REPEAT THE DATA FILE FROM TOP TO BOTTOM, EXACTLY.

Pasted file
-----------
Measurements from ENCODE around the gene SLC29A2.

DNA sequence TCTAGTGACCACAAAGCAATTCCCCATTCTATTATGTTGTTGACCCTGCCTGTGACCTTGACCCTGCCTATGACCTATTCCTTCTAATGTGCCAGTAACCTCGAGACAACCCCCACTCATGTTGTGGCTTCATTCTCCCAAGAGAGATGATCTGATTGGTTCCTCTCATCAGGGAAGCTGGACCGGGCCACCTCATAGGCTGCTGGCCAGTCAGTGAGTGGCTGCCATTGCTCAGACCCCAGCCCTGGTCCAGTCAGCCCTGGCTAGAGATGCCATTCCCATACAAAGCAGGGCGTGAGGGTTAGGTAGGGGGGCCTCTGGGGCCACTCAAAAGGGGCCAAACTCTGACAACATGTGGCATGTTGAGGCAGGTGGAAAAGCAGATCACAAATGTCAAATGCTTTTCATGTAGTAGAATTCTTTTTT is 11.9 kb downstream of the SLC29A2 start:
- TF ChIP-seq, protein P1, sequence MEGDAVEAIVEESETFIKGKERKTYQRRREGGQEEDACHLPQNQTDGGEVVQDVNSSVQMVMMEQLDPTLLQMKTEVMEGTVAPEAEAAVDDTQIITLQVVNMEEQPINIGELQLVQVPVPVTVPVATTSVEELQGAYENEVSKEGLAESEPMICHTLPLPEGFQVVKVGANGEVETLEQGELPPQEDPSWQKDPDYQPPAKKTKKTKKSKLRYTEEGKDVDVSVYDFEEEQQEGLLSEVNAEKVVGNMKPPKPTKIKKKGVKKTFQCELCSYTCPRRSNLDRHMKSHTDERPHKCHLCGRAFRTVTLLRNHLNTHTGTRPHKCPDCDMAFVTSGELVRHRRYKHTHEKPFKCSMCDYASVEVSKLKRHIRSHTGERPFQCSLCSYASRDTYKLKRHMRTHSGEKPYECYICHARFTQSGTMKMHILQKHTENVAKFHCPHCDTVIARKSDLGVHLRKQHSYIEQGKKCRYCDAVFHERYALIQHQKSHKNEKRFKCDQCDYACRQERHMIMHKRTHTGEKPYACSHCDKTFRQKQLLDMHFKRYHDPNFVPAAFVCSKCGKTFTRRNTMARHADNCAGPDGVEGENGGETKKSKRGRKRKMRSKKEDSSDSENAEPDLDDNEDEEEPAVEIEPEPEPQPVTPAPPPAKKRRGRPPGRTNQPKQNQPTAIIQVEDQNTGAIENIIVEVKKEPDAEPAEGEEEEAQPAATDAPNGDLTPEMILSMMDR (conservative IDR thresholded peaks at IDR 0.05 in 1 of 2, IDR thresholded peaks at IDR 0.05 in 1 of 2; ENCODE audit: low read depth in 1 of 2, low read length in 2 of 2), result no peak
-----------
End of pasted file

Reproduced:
Measurements from ENCODE around the gene SLC29A2.

DNA sequence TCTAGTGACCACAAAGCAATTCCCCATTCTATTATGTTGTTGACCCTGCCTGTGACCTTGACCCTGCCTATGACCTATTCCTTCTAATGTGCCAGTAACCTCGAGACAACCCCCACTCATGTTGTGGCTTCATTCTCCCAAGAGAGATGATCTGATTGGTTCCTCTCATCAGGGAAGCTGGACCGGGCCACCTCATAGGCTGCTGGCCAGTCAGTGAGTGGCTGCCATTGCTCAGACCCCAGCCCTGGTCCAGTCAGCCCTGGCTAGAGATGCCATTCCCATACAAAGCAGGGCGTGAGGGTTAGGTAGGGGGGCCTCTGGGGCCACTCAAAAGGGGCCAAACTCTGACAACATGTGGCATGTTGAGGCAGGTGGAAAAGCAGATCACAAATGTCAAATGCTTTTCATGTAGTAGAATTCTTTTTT is 11.9 kb downstream of the SLC29A2 start:
- TF ChIP-seq, protein P1, sequence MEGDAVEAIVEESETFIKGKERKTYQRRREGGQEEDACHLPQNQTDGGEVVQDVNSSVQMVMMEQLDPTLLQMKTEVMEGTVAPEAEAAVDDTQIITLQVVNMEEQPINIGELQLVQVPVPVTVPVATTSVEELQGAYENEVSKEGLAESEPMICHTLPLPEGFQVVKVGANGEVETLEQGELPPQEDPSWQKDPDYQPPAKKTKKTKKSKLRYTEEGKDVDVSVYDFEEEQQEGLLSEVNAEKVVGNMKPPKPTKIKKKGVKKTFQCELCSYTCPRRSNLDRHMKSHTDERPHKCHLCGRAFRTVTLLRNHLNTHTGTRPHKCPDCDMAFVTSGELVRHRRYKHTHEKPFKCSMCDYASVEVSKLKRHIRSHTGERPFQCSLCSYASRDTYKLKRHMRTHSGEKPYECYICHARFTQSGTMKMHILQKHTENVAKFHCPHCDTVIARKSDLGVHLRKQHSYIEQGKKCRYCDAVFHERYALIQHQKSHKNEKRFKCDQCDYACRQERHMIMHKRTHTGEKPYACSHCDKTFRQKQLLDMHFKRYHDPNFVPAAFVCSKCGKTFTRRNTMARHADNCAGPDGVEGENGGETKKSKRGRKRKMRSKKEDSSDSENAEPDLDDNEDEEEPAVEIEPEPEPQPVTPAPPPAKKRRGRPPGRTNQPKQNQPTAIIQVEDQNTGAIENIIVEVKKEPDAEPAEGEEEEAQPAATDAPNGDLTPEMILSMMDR (conservative IDR thresholded peaks at IDR 0.05 in 1 of 2, IDR thresholded peaks at IDR 0.05 in 1 of 2; ENCODE audit: low read depth in 1 of 2, low read length in 2 of 2), result no peak